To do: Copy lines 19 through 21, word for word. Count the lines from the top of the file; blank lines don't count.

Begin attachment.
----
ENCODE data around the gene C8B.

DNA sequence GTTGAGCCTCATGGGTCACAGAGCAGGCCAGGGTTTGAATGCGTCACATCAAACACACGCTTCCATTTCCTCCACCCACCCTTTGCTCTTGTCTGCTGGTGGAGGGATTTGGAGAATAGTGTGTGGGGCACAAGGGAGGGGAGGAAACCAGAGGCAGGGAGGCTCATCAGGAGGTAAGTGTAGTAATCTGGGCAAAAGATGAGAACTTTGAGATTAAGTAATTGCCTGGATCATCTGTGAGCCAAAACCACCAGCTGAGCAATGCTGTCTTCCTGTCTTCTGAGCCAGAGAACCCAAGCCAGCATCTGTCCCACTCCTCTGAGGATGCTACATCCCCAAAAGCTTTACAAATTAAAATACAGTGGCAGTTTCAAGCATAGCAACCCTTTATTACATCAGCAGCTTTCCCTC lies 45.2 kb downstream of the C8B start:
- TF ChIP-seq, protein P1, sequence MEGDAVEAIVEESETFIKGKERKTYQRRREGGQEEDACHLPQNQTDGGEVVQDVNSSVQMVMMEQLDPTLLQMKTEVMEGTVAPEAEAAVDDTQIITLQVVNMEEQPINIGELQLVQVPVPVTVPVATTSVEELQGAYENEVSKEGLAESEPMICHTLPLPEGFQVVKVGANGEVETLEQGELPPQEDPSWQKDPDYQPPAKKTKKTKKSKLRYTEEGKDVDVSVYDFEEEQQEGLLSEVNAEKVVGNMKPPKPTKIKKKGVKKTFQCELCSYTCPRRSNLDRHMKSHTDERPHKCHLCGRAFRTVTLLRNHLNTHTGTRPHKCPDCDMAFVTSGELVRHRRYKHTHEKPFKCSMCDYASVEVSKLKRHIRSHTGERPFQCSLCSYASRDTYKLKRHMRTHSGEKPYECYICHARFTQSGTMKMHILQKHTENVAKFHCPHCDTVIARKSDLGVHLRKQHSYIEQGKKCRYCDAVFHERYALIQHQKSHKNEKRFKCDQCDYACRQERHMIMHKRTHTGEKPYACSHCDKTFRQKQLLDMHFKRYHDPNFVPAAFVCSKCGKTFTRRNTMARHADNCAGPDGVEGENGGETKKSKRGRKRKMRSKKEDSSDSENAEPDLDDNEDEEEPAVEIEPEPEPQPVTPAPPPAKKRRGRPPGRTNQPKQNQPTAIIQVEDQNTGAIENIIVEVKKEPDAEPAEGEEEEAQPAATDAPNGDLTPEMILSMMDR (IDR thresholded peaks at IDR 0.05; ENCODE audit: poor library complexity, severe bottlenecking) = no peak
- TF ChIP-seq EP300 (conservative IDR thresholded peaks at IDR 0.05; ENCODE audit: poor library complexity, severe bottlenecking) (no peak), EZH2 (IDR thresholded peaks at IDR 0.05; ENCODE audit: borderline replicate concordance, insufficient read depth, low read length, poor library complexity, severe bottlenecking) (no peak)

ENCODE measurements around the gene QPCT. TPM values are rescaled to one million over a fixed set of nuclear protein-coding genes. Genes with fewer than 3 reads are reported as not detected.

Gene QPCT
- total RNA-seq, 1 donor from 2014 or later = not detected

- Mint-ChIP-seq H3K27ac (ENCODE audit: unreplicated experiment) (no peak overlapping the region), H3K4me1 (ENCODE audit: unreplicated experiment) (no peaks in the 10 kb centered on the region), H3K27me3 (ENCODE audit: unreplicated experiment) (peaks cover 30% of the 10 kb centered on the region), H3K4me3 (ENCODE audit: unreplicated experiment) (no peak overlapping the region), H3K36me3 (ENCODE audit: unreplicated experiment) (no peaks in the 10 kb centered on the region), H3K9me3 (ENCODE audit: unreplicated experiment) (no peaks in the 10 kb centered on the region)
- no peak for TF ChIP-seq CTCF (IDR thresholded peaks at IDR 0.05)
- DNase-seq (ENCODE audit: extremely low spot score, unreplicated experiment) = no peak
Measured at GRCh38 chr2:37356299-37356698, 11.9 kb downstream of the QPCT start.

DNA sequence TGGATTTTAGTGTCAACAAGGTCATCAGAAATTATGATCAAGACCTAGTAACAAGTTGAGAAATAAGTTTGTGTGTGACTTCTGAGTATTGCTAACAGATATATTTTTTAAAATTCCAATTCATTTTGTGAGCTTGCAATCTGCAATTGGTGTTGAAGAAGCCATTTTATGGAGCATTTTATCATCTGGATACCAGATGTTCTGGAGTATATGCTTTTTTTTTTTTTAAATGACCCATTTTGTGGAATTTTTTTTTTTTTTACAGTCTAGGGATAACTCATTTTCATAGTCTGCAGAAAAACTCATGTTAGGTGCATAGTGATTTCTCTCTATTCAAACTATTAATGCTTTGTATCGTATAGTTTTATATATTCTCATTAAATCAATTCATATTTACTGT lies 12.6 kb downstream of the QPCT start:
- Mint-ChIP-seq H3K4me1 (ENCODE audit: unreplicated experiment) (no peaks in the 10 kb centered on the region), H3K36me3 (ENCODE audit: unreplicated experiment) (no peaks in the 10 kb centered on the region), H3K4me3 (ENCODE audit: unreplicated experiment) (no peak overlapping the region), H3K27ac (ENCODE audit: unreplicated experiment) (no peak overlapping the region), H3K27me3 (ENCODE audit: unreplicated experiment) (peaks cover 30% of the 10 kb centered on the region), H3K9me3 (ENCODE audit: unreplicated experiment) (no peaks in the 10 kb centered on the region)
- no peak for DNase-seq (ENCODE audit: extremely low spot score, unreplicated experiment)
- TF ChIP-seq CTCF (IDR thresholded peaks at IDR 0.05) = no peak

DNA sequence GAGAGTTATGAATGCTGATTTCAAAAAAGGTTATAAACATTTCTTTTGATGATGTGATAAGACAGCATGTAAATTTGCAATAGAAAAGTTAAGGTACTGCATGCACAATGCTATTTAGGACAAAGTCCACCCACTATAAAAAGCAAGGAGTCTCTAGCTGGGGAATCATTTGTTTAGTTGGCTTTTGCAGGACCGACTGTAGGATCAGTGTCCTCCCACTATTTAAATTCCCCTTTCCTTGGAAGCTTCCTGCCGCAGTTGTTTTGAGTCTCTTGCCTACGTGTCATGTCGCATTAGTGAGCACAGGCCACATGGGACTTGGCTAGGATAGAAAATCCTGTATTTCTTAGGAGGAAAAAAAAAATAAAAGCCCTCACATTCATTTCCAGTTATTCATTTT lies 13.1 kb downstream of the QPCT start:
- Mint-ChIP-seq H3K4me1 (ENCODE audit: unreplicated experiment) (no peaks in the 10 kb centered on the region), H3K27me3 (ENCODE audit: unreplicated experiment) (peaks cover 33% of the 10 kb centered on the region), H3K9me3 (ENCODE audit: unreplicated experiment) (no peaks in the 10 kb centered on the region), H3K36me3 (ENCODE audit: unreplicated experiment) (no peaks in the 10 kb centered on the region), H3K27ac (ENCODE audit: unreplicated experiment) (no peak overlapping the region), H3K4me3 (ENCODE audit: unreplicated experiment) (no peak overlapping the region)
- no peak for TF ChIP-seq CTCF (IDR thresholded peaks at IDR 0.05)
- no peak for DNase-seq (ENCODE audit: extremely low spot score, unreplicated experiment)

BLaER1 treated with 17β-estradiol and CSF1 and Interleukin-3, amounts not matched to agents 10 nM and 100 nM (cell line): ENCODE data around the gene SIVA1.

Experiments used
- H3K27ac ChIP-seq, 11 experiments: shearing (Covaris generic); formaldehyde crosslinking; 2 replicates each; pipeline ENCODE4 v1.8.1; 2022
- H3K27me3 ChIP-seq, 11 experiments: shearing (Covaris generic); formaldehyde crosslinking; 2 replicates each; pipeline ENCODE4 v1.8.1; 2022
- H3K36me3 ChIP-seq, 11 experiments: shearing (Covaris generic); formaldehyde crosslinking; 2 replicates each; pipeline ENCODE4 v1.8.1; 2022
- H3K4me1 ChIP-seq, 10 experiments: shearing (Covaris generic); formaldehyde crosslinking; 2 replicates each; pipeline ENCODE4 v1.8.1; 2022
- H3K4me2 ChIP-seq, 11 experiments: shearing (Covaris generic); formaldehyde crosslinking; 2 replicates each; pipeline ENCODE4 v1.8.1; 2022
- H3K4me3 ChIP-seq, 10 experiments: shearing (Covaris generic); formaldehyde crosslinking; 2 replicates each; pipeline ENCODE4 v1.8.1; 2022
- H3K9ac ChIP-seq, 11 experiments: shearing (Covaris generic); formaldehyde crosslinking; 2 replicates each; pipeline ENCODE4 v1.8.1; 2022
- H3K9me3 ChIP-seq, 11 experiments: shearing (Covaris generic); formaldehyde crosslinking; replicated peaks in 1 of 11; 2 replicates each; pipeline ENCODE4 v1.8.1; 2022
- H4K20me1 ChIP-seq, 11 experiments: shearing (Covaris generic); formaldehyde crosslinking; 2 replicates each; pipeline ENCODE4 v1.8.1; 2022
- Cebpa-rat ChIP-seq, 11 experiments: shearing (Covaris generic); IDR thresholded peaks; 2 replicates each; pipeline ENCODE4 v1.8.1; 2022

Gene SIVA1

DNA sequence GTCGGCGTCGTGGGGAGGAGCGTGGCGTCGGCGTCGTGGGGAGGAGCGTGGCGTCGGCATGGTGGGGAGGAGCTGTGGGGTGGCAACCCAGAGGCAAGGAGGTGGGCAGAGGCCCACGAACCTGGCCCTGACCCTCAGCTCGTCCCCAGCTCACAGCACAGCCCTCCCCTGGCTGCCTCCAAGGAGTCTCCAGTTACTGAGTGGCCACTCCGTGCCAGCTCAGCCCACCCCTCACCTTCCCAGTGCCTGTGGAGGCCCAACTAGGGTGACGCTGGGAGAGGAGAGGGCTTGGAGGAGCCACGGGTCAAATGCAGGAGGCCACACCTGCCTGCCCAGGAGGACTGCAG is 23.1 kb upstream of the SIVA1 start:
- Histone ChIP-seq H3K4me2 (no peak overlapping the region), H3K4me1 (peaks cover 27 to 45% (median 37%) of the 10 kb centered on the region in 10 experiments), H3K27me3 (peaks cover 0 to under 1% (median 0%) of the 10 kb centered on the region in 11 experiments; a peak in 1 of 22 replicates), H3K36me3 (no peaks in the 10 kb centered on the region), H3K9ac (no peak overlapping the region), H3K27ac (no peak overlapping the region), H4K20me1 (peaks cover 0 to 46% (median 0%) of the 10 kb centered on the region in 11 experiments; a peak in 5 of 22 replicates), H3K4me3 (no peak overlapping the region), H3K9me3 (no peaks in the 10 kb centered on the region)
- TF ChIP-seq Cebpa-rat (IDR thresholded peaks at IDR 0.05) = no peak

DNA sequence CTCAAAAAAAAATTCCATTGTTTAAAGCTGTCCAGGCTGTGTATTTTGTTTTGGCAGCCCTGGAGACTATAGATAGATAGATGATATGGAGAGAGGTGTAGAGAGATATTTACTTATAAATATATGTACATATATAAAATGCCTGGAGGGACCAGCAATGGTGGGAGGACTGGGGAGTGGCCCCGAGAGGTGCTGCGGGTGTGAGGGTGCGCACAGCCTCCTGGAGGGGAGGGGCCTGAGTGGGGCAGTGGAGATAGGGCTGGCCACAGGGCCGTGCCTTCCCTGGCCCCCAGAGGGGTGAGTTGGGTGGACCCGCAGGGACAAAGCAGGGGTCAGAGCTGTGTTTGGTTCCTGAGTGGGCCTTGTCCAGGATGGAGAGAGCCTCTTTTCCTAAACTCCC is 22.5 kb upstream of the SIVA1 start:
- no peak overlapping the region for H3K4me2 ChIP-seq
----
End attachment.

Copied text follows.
- no peak for DNase-seq (ENCODE audit: extremely low spot score, unreplicated experiment)

BLaER1 treated with 17β-estradiol and CSF1 and Interleukin-3, amounts not matched to agents 10 nM and 100 nM (cell line): ENCODE data around the gene SIVA1.

Experiments used